In the Lands of Negative Yields, Even U.S. Municipal Bonds Lure

  • Asian and European investors see munis as less volatile bet
  • Western Asset and ColumbiaThreadneedle draw overseas cash

In 1989, Japanese investors bought Rockefeller Center. Now, they’re plowing into the market that finances the subways underneath.

Faced with negative interest rates in their own countries, foreign banks and pension funds are looking increasingly toward municipal bonds, a bastion of buy-and-hold investors seeking U.S. income-tax breaks.

Money managers including ColumbiaThreadneedle Investments and Western Asset Management Co. say they have set up accounts for Asian and European investors who are buying U.S. state and local-government debt. In November, Shinsei Bank Ltd. and Western Asset, a unit of Baltimore-based Legg Mason Inc., started a private fund that invests in municipal bonds for Japanese financial institutions.

“We have investors coming from around the globe looking and saying, ‘Here’s a security that will offer us a decent yield without all the credit risk,’” said Robert Amodeo, head of municipals in New York for Western Asset Management, which oversees about $440 billion.

With central banks in Japan and Europe holding interest rates below zero in a bid to boost their moribund economies, overseas funds are contributing to the flood of money coming into the $3.7 trillion municipal market where local governments borrow to build roads, bridges and schools. That’s adding to a rally in the price of the bonds, whose low default rates and lack of volatility make them an alluring alternative to U.S. corporate debt.

Other assets have seen bigger price swings amid volatile oil prices and building concern about the slowdown of the Chinese economy. During a shift away from corporate junk bonds this year, for instance, the extra yield investors demanded to hold them instead of top-rated debt reached a more than four-year high of almost 9 percentage points in February. The gap has since narrowed by about 2.5 percentage points as prices recovered.

Since overseas firms don’t benefit from the U.S. income-tax exemption given to interest payments from most municipal bonds, they’ve focused largely on the $466 billion of taxable debt that carries higher yields. By Friday, those securities maturing in 10 years yielded 2.44 percent, 0.74 percentage point more than Treasuries. Similarly dated German bonds yield 0.14 percent, while in Japan they pay -0.11 percent, meaning it costs money to own them.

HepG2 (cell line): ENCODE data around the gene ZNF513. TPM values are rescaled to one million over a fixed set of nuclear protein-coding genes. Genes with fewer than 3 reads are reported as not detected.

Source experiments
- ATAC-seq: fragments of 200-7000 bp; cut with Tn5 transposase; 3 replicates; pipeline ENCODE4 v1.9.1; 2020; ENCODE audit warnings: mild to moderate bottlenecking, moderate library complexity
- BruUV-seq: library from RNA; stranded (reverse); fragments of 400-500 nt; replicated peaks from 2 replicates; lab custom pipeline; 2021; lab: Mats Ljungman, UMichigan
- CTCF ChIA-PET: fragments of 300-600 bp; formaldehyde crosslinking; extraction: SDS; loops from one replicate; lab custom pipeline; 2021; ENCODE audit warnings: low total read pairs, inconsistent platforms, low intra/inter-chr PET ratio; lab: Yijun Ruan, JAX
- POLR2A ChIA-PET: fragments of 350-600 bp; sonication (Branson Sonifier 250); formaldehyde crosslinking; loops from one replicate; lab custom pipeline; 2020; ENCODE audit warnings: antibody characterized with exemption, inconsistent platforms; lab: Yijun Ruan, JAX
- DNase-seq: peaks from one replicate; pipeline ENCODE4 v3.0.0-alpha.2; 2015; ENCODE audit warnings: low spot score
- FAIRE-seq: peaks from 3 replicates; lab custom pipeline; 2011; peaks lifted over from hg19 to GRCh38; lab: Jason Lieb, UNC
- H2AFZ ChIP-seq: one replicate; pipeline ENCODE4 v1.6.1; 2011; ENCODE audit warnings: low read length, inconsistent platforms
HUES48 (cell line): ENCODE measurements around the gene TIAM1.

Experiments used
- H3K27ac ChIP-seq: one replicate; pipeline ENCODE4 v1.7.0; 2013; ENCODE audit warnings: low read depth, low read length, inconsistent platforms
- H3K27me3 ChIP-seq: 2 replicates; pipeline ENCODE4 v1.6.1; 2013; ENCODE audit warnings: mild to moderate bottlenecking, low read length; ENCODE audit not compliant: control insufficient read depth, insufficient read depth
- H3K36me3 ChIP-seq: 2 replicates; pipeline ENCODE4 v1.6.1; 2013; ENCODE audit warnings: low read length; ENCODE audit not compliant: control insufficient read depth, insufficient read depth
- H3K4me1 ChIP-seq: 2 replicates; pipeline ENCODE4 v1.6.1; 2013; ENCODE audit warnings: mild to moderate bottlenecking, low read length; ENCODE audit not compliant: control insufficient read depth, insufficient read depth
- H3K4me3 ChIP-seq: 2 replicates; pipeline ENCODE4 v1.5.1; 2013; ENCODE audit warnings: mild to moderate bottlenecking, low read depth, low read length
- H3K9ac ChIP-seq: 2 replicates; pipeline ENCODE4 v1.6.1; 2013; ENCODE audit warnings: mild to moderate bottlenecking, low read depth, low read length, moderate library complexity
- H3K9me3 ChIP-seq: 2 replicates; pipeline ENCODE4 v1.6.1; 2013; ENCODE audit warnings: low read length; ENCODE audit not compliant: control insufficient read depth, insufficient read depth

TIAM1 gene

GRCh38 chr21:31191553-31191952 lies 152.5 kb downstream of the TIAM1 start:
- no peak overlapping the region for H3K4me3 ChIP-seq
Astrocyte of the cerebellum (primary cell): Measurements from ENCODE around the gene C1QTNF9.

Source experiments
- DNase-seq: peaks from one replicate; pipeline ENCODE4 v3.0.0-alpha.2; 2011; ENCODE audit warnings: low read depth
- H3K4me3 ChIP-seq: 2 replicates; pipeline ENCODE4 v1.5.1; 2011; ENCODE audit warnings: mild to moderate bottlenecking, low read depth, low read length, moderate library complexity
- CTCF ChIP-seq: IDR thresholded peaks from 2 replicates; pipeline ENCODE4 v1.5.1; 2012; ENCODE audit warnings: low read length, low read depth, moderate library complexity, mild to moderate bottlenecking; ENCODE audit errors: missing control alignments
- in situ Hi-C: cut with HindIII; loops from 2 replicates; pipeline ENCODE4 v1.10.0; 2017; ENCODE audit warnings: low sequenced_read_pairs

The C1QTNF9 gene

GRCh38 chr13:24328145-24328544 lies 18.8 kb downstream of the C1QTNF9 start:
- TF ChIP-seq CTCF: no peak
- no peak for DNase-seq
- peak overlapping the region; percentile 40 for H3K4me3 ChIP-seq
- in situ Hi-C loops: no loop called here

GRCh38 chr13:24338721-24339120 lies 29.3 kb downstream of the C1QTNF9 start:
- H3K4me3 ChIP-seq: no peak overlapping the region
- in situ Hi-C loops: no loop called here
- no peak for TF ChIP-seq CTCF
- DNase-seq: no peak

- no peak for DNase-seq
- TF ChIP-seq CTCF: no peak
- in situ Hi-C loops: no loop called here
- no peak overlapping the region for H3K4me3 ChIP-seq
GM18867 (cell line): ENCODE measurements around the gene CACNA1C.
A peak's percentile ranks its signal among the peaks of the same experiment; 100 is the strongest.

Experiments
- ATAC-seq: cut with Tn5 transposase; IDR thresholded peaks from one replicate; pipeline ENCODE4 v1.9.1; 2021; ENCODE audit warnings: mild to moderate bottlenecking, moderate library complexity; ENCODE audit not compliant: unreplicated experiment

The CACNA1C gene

Taxable municipal bonds have outperformed over the 3, 5 and 10 years that ended Dec. 31, according to data from Barclays Plc. The bank’s index of the securities had a total return of 6 percent per year over the past 10 years, compared with 4.5 percent for its broader measure of Treasuries, corporate debt and other U.S. investment-grade fixed-income instruments.

The international buyers are contributing to a flood of cash that has lifted municipal-debt prices and held yields near their lowest in half a century. Some of the investments have been made through mutual funds, said James Dearborn, head of tax-exempt securities at Boston-based ColumbiaThreadneedle, which has $464 billion under management.

Municipal bonds are a haven from financial-market turmoil because more than half of it is owned by individuals typically more interested in the tax-free interest than capital gains. As a result, they tend to hold until maturity, preventing the periodic bouts of selling that whipsaw prices of other securities.

“They’ve been largely insulated from a lot of the volatility in the markets,” said Dearborn.

International investors previously emerged as big buyers of Build America Bonds, which were created by the federal government to boost the economy after the onset of the recession. States and local governments issued almost $200 billion of the taxable securities, whose interest payments were subsidized by the U.S. Treasury. By the time the program lapsed at the end of 2010, foreign investors held about $72 billion of municipal debt, up $21 billion from two years before, according to the Federal Reserve. By the end of 2015, they owned $85 billion.

Bond-fund managers are cultivating the interest abroad. In March, Eaton Vance Management co-sponsored an institutional investors forum in Tokyo that drew more than a hundred representatives of banks, funds and pensions. Cindy Clemson, Eaton Vance’s co-director of municipal investments, was among the speakers.

“Certainly in the Japanese climate, yield is at a premium,” she said.

Shinsei and Western Asset last year started a yen-denominated fund, with about 8 billion yen ($65 million) at the time, targeted towards revenue bonds, which finance projects such as toll roads, water and sewer systems or airports. The fund invests in those with an A rating, comfortably within investment grade, or higher.

“We’ve received a great response to our U.S. municipal bond funds,’’ Akiko Suda, general manager of product planning at Tokyo-based Shinsei’s asset-management business, said in an e-mail. “The funds are highly rated and spreads are comparatively deep. We have strong expectations for the investment balance to grow further here in Japan.’’

ColumbiaThreadneedle, a unit of Ameriprise Financial Inc., got its first mandate from foreign investors about a year ago, Dearborn said. The firm manages “hundreds of millions of dollars,” in separate accounts or through its mutual funds, he said. ColumbiaThreadneedle is now seeing interest from Europe.

“This is a brand new thing for us,” Dearborn said.

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